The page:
Lady Carleon slipped into the driver’s seat. She adored Sepharillas, but could never quite decide whether she liked them best in red or white. She had a red one, so she always hired a white one when she was traveling.

It was a long journey, lightened considerably by the music of the Dinky-Doos and other Vintesse musicians on the car’s wireless. She could have tuned it to her own music-module, but she generally preferred to listen to the local wireless when she was traveling. It helped one to get the feel of the place.

A little before lunchtime she came to the town of Claremont, a busy commercial center in mid-Vintesse. By sheer luck, as it seemed, she came quickly upon a house bearing a sign saying:

NIMWË HALL : Founding House of Nimwë College

It was a tall, gaunt building in a row of old houses. She parked the car and walked up the stone steps to the front door. It seemed at first a little like a cheap hotel. There was a reception desk and Lady Carleon approached it.

She made a little reverence and asked the girl, “May I see Lady Maybridge?”

The girl giggled and reverenced. “I don’t think you’ll find her here, miss. I can ask. You can wait in the Common Room if you like.”

The Common Room was surprisingly airy and well appointed. Jinky music was playing on the gramophone and a number of girls were chattering, some eating sandwiches, evidently having dropped in for lunchtime from their places of work.

“Hello,” said one of the girls. “You new here?” She made a tiny reverence with her head only. Lady Carleon mused that the famous Vintesse Bob did not only refer to hair.

“This is my first time here,” said Lady Carleon.

“Are you going to join the college?”

“Actually I have a college already.”

“I shouldn’t want to encourage you to be disloyal, but really, Nimwë Hall is by far the best college in Claremont. We have such marvelous times here, and it is getting bigger practically by the day.”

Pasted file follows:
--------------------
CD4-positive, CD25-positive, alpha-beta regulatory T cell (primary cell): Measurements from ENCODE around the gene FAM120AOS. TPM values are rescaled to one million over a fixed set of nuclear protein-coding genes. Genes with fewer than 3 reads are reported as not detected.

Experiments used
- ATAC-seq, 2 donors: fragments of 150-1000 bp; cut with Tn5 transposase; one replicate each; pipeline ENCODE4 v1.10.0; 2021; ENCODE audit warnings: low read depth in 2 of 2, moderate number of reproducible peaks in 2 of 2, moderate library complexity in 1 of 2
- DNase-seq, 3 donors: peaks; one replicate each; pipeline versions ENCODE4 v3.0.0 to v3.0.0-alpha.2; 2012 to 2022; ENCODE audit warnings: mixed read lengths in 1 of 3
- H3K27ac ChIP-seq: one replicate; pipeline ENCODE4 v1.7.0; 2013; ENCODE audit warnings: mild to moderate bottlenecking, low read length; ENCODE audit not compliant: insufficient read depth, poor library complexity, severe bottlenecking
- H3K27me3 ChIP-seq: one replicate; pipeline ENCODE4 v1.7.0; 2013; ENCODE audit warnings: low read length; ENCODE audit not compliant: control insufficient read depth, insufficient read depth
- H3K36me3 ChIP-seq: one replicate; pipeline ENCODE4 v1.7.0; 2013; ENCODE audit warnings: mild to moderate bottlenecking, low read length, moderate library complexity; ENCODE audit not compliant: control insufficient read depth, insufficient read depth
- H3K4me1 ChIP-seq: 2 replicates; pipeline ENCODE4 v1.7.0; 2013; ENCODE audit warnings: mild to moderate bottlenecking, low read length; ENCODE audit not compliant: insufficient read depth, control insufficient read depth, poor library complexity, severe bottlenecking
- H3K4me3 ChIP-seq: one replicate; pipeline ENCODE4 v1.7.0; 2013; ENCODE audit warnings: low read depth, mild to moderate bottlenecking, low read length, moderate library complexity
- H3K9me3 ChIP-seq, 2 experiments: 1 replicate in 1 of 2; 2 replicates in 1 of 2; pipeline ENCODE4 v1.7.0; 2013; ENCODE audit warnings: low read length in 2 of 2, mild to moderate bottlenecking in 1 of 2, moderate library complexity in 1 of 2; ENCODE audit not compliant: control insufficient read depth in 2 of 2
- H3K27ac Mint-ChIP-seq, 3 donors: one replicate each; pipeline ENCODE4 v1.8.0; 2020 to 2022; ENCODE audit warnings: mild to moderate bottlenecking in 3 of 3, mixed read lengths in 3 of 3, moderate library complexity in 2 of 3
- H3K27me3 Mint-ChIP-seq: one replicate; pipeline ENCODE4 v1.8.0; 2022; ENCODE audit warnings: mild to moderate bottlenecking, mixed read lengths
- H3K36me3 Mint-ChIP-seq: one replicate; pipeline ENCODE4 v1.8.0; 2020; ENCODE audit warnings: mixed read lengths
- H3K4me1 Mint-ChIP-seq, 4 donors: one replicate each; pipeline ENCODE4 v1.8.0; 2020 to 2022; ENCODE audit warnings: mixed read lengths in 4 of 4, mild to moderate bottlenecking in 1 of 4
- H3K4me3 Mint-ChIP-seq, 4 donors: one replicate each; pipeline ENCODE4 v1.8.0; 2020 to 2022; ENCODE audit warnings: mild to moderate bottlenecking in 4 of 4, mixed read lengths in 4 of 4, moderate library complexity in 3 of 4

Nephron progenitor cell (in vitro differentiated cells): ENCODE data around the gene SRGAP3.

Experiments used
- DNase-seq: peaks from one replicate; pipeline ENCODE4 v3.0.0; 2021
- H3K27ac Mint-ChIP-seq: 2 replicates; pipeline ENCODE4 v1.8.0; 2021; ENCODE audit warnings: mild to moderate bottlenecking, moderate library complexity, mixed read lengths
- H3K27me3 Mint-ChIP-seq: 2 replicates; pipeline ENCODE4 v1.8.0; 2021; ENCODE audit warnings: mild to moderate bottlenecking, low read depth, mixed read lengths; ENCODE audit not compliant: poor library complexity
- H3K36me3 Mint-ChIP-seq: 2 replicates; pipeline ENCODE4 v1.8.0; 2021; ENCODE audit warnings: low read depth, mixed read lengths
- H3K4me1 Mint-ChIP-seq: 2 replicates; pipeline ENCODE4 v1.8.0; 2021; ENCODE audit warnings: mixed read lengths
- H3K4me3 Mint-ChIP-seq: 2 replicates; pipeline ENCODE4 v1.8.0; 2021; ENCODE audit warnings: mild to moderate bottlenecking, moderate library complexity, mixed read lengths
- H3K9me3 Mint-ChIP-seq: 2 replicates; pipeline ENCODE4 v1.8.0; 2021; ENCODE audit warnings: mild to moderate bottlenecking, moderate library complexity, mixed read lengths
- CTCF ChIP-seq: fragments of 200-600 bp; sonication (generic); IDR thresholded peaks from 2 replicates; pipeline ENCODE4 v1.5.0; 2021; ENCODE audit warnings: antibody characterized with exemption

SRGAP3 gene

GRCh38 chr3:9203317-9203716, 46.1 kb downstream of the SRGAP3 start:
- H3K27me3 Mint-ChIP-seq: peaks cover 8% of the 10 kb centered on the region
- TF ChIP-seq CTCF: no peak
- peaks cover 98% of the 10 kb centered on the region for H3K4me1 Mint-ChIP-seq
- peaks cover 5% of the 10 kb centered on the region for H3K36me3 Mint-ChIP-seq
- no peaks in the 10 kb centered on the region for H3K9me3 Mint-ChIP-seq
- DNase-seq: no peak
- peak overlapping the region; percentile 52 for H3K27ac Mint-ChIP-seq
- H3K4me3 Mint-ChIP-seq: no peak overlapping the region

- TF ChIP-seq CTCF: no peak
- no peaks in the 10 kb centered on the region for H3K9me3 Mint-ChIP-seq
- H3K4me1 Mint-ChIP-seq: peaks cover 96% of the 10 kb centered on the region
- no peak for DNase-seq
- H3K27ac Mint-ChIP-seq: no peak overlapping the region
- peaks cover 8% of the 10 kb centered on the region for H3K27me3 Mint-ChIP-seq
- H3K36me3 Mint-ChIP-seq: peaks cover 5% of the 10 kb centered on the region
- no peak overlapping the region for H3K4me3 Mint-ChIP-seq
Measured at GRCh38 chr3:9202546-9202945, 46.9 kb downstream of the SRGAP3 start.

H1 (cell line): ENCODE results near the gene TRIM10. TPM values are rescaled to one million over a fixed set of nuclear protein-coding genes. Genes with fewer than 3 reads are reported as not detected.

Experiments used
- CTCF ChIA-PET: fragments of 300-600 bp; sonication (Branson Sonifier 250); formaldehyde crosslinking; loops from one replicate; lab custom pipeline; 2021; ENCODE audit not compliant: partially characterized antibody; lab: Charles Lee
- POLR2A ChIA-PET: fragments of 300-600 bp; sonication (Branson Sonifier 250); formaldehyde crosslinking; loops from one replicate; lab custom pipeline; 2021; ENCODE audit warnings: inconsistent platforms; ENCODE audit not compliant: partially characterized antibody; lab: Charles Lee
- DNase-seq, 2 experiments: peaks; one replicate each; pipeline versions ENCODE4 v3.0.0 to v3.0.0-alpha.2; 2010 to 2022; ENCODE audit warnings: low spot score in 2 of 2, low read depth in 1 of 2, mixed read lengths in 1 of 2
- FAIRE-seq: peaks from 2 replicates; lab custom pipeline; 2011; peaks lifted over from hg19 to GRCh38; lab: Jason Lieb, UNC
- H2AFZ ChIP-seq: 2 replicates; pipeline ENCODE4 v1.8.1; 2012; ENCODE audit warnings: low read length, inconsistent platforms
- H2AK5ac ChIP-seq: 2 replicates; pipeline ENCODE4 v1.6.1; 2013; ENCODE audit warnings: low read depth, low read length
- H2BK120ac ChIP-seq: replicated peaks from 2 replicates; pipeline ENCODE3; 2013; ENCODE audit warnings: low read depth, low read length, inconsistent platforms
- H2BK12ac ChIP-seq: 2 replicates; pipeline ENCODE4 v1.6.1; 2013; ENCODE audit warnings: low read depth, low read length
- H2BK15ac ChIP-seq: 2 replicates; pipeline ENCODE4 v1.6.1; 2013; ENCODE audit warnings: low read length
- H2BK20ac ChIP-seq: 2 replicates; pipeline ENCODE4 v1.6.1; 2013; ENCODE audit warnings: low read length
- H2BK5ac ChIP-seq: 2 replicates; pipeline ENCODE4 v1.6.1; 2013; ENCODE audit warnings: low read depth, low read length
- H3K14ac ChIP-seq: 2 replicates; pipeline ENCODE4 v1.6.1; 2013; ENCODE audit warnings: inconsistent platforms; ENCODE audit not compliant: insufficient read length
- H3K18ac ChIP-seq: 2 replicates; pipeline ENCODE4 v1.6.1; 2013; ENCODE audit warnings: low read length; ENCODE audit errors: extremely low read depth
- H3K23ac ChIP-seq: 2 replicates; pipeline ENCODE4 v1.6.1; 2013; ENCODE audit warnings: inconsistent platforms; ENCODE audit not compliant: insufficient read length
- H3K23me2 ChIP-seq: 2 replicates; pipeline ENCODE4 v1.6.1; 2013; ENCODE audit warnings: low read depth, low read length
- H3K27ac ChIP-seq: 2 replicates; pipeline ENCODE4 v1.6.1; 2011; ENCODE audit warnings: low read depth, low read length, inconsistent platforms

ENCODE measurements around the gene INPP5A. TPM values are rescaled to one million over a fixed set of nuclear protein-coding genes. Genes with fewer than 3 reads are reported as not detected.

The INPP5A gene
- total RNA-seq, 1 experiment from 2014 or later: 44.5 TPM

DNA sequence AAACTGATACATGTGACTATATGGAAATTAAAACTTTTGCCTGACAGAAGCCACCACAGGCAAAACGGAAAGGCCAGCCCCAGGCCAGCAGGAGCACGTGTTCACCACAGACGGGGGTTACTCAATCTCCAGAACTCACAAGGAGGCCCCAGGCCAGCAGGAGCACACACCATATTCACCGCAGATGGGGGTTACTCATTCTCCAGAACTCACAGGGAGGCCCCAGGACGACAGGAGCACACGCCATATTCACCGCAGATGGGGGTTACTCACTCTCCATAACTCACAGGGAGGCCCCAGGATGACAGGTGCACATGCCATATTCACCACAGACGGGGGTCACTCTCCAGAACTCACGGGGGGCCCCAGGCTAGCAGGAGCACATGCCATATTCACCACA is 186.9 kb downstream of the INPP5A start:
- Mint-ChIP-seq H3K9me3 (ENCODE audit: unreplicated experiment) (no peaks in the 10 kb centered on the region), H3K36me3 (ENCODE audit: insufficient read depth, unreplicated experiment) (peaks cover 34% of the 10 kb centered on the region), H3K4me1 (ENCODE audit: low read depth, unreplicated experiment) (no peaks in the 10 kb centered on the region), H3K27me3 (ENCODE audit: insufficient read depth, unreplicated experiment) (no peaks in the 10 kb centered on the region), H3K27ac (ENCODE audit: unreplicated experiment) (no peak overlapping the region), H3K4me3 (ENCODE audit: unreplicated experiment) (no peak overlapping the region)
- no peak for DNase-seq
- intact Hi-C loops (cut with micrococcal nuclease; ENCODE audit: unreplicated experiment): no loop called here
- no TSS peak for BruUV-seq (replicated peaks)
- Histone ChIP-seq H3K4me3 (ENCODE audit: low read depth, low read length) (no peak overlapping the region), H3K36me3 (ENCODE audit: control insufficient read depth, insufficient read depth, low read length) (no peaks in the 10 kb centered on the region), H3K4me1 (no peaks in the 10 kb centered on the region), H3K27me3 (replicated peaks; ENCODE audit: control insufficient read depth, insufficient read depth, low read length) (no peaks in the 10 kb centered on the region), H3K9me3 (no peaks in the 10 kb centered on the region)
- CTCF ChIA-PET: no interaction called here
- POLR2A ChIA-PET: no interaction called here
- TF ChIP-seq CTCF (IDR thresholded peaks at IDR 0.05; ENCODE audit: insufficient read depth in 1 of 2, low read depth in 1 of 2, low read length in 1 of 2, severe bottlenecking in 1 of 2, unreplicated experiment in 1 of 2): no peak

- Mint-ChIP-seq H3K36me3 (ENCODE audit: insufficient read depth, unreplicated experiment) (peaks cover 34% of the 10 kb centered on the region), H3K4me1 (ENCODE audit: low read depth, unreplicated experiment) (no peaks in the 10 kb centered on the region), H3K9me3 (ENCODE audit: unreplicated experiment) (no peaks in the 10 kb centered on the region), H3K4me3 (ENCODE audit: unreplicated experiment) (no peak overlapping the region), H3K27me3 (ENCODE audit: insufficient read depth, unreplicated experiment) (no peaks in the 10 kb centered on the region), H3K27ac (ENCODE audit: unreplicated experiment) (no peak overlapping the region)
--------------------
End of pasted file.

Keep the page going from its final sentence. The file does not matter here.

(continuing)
“Oh, absotively! I love it so much I even pop back for lunch. Lots of the girls do. They do serve proper lunch, but I just come in here for a sandiepoo and a chat. Save the proper meal for dinner, I say. Dinner is the event here. You know, you’ll learn so much here and do so many things. I’d drop the other college, truly I should!”

“I really think I must be loyal,” said Lady Carleon, “though it does sound very tempting.”

“Nimwë till the day we die!”

shouted several of the girls spontaneously.

The receptionist came in. “Lady Maybridge is at the main House, miss, but I doubt if she will see you without an appointment.”

“I thought this was the main House,” said Lady Carleon.

“No, miss. This is the Founding House, the one first established by Lady Maybridge. The college has opened several Houses since then, all over town. The main one is Rose House—that big place just outside town on the Hazeldene road.”

“Could you give me directions? I am new in town.”

“Well, I can, miss, but I really don’t think you’ll get to see the Mistress without an appointment.”

“I’ll just tootle over and see,” said Lady Carleon. “No harm in that, what-what?”

Ray’ and hay’, short for raya and haya, are in this context used as cheer-words. Both rhyme to “die”.